Why? Because everything we need to heal is in the blood.

The blood contains analgesics (painkillers), anti-inflammatories, nutrients absorbed from food, oxygen, hormones and immune substances to fight infection. If the blood flow is restricted to a particular area, healing won’t occur. No blood flow, no healing.

Stop and think about this for a minute. It’s such an obvious fact that it’s often overlooked in medicine. It’s not taught in such a direct way in medical school, but when I’ve explained it to a couple of doctors they both said something to the effect of, “Huh. I never thought of it that way, but it makes perfect sense.”

How acupuncture helps

Okay, now we’re finally coming to the part where I explain how acupuncture fits into this picture. Inserting needles into the skin at peripheral sites “jumps” the neural threshold on the position nerve pathway, so that the signal can reach the brain. Once the signal reaches the brain, the whole series of events I described in the paragraphs above kicks in. The brain recognizes there is pain and where it’s coming from and releases enkephalins (painkillers).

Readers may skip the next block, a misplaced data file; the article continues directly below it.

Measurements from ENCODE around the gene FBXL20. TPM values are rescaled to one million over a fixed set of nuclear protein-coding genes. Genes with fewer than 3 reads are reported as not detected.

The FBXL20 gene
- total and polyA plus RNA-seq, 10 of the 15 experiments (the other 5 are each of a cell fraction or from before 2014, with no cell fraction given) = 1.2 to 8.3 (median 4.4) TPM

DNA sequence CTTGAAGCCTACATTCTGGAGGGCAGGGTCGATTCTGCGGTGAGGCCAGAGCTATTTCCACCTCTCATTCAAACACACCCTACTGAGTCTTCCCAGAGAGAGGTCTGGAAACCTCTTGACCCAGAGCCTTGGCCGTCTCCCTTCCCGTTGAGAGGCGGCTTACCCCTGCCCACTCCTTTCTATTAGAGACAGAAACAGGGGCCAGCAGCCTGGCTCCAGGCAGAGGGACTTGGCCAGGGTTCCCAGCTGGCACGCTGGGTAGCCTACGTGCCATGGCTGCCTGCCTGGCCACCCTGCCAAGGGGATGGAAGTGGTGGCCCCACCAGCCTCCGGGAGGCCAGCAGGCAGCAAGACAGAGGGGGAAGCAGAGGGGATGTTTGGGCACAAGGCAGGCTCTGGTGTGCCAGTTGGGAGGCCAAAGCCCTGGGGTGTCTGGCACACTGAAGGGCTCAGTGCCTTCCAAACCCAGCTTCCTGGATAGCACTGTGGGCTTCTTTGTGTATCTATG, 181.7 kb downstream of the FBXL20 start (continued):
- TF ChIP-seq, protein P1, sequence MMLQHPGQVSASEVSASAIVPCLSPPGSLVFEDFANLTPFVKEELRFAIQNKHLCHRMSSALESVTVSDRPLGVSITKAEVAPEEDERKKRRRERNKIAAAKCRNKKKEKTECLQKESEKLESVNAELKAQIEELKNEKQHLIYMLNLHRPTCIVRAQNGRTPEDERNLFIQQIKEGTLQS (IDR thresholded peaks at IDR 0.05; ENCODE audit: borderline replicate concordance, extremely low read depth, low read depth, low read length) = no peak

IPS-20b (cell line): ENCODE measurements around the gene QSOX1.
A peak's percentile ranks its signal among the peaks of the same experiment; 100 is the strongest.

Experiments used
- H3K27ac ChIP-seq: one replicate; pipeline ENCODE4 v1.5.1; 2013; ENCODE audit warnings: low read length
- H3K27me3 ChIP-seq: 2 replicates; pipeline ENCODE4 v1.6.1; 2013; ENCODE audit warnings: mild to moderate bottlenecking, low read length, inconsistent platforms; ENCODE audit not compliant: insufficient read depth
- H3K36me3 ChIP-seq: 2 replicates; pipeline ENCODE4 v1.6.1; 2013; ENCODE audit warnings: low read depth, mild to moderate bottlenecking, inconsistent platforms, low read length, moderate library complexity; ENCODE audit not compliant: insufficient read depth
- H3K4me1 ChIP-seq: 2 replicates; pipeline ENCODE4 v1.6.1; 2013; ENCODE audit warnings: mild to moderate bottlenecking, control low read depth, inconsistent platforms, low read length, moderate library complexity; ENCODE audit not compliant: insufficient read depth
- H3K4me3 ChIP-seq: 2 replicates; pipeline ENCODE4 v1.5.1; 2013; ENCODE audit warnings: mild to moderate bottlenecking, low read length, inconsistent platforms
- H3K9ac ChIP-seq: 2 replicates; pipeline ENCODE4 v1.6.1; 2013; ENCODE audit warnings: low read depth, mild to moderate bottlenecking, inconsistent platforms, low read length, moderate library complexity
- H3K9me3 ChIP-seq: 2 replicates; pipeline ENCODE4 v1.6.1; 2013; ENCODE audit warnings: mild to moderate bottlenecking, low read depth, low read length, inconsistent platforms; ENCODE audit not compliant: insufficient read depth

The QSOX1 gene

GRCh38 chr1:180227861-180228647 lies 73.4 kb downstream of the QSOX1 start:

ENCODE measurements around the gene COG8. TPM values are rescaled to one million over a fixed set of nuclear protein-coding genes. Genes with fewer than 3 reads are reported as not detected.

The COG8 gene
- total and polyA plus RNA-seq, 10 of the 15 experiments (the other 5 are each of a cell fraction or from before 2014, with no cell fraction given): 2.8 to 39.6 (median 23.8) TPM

This initial response is very fast. It should be perceived as almost instantaneous by the patient. But after the needling therapy the patient goes home and the pain comes back. The old bad habit of the nerve chronically firing below the threshold re-establishes itself. The body, just like the mind, has a hard time breaking bad habits.

But if the patient returns in a couple of days to get another treatment, the neural threshold will be jumped again. And if you keep jumping the neural threshold, eventually the central and peripheral nervous system figure out that it’s better to operate in the non-pain state than in the pain state. The technical term for this is re-establishment of neurological homeostasis.